A lot of readers mistake The Spark, the publication’s Thursday newsletter of original reporting, for The Buckeye Flame itself. “In some ways, this whole thing is reverse engineered to the newsletter,” Ken says. The goal is to put five original articles in every Spark without throwing in reruns. At this point, Ken says, you can check out the newsletter and not see his name near any of them: an impressive feat for a publication with just one dedicated staff writer. 

But the Spark doesn’t just act as a promotional tool for the Flame’s editorial side. It also sparked a Wildfire — aka, Wildfire Week, the Flame’s campaign for NewsMatch, the largest collaborative fundraising campaign for U.S. nonprofit news organizations. “With Indiegraf’s help, we really created a whole communications plan, but we focused it on one week instead of doing the two month NewsMatch that a lot of people do,” Ken says. “We raised $26,000.” 

He’d only expected, at most, $2,000. But the wild success of this campaign helped the Flame create two internship positions and hire a part-time philanthropy specialist. It used the newsletter to draw in revenue, on a tight deadline, and drive the Flame to newer and greater heights. As Ken put it, “Wildfire Week was hot.” 

3. Leaning into sponsored stories 

Plenty of indie publishers turn to events as a way to generate revenue outside of paid subscriptions or advertising. Ken isn’t a fan. “We’ve hosted a couple of events, and I feel like I’ve learned each time — yep, that’s really not what we do,” he says. Instead, The Buckeye Flame turned to editorial sponsorship as a way to pay for reporting. 

Most publications are wary of sponsors throwing money at a story published by a writer, but The Buckeye Flame is using them as a way to underwrite content while also retaining an arms-length relationship. Sponsors can support Buckeye Flame stories, but don’t get a say in how a story (or series of stories) are produced. “He was able to find quite a few sponsors who were interested in working with him,” Allison says.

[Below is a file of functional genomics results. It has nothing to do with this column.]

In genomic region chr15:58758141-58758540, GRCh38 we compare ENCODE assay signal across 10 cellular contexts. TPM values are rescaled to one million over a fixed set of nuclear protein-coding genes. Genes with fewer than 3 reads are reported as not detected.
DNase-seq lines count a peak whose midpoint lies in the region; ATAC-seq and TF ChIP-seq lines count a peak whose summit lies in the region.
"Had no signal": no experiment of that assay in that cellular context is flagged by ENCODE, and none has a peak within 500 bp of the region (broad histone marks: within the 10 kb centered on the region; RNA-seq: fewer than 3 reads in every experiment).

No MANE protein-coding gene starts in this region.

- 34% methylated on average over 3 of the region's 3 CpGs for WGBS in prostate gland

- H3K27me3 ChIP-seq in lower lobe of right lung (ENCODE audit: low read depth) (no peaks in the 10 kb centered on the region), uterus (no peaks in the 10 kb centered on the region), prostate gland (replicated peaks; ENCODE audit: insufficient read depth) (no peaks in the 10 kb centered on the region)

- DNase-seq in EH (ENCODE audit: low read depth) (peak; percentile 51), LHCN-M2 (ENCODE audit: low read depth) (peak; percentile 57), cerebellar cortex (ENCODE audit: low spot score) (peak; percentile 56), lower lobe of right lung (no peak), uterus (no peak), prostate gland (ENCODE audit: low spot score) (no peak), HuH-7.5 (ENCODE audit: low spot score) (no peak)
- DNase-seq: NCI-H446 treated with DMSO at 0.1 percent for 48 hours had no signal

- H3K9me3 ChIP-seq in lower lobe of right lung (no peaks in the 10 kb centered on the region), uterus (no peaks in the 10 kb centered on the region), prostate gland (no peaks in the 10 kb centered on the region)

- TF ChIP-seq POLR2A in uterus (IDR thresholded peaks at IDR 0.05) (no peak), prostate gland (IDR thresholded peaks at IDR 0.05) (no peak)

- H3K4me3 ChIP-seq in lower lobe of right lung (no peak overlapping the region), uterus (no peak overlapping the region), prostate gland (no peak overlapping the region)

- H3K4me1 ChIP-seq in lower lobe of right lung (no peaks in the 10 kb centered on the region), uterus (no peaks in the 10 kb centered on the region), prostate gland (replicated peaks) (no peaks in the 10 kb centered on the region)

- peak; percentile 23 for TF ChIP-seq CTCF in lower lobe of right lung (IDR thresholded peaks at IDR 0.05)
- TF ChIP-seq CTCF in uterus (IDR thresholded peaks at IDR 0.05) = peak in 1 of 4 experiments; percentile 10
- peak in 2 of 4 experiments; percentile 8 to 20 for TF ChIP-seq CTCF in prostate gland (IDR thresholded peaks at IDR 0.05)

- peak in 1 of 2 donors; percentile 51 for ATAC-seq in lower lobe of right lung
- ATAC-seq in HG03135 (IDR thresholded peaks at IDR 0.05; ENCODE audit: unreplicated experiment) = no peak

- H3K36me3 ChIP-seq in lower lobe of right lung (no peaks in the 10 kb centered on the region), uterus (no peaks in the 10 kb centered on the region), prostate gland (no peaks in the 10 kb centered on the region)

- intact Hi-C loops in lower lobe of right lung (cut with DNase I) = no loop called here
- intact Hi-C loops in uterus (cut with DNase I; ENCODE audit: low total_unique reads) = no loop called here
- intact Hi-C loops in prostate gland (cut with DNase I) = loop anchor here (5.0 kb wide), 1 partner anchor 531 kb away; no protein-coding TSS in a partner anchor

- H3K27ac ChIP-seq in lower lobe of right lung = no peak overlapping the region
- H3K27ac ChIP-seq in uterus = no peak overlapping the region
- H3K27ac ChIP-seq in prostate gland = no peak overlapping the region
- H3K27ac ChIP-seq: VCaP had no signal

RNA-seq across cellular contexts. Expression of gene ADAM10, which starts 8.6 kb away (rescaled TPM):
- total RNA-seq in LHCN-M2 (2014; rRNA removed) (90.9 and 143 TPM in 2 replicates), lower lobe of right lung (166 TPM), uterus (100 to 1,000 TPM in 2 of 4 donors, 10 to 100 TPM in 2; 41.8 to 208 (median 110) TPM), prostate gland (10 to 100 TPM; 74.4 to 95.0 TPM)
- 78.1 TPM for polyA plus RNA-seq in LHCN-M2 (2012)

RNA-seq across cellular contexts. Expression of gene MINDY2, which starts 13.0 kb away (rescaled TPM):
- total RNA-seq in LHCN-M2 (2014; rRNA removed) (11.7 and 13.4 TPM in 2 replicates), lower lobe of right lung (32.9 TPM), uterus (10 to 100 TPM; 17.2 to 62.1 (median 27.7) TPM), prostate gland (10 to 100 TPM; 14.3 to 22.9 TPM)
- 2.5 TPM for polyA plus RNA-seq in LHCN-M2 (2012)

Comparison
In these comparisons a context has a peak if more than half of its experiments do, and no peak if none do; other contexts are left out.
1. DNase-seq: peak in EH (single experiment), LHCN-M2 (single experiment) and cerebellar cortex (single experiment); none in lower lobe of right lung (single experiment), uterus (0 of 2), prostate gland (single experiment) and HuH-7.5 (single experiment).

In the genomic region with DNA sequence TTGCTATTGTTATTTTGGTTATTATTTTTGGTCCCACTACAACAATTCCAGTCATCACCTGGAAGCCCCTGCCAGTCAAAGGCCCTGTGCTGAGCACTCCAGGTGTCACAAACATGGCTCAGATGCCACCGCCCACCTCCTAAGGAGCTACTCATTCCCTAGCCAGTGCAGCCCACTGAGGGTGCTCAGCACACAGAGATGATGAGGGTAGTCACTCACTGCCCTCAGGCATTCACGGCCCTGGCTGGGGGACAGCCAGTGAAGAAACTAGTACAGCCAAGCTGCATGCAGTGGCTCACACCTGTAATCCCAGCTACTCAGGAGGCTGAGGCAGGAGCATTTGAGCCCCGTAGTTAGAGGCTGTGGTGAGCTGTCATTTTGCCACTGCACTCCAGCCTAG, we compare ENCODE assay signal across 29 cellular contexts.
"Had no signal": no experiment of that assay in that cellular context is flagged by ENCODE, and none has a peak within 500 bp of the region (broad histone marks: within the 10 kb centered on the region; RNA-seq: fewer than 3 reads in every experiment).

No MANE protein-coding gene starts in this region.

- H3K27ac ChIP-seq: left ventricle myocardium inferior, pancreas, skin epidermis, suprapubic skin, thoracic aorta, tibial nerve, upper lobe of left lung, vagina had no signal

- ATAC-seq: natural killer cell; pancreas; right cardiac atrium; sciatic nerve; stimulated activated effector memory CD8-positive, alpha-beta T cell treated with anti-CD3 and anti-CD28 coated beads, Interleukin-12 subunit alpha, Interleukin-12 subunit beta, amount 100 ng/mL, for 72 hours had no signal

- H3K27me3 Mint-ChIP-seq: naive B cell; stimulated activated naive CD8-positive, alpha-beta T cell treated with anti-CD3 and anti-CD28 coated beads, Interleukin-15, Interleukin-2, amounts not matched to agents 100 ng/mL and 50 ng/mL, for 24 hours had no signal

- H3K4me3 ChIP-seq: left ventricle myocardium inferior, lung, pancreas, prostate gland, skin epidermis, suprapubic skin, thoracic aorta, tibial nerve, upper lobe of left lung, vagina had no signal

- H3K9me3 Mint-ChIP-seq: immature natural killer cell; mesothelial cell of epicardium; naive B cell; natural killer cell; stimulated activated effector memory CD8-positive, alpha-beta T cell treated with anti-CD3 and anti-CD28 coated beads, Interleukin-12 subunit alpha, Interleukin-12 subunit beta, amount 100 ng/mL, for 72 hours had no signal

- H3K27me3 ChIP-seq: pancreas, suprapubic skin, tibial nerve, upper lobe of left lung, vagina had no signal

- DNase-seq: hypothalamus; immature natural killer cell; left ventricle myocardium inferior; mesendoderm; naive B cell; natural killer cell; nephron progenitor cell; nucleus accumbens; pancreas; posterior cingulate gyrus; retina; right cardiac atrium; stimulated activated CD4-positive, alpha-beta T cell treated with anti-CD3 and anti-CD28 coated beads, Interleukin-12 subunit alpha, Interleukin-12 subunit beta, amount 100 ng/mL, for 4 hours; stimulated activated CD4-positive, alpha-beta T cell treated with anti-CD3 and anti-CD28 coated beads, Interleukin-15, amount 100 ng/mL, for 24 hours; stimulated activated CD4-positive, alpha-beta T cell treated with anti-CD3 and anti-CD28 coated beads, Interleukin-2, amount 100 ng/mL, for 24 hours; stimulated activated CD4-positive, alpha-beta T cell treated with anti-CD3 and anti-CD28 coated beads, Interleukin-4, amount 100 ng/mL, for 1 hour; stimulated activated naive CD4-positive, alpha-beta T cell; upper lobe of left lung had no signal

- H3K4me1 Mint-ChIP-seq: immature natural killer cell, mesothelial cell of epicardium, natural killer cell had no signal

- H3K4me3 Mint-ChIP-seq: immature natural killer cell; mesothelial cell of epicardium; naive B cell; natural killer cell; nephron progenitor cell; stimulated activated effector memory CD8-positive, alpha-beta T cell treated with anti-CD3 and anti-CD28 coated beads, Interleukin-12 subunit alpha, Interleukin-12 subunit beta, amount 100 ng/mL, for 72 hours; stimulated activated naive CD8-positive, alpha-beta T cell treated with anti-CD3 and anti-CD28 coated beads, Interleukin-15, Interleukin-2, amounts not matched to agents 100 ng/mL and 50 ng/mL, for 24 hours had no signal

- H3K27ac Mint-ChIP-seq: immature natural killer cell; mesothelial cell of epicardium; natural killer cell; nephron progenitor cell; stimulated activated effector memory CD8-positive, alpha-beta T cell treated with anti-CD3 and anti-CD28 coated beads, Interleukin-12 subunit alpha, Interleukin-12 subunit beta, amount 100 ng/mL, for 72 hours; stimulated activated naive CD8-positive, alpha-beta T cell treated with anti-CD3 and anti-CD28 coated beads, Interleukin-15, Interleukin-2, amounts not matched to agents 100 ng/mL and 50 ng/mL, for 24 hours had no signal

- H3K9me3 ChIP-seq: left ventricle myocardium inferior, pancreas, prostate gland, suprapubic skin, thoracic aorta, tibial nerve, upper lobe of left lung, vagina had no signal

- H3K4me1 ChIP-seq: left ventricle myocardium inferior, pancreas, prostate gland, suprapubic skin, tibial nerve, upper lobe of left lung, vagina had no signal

Take Pennrose, a rental housing developer with projects in Ohio. It sponsored a story in April about life in Cincinnati as an older Black queer man. Sure, the story gave a nod to the John Arthur Flats, a Pennrose project, but the building is an affordable housing option for LGBTQ+ people over the age of 55. It is totally relevant to the issue at hand: how Black elders can remain out and proud into their golden years. 

4. Letting competitors steal their work 

The Buckeye Flame doesn’t just let other publications take their stories, it gives an entire breakdown of how to do it for free — with attribution, outside of a paywall, and with a linkback. That might seem like a needless giveaway, but Ken says this drives way more attention to the Buckeye Flame’s reporting. 

The massive gap between the Flame’s subscriber base of 6,200 and its 165,000 unique website visitors in 2023 alone suggests the pro-theft strategy is paying off. “We reach the tiniest fraction of the audience that our stories are getting to,” he explains. “These other outlets are 50-60 times our size. We have no metrics on how much our stories are being seen by these outlets that are so much bigger than us, but we know that they are being seen by a much wider audience.”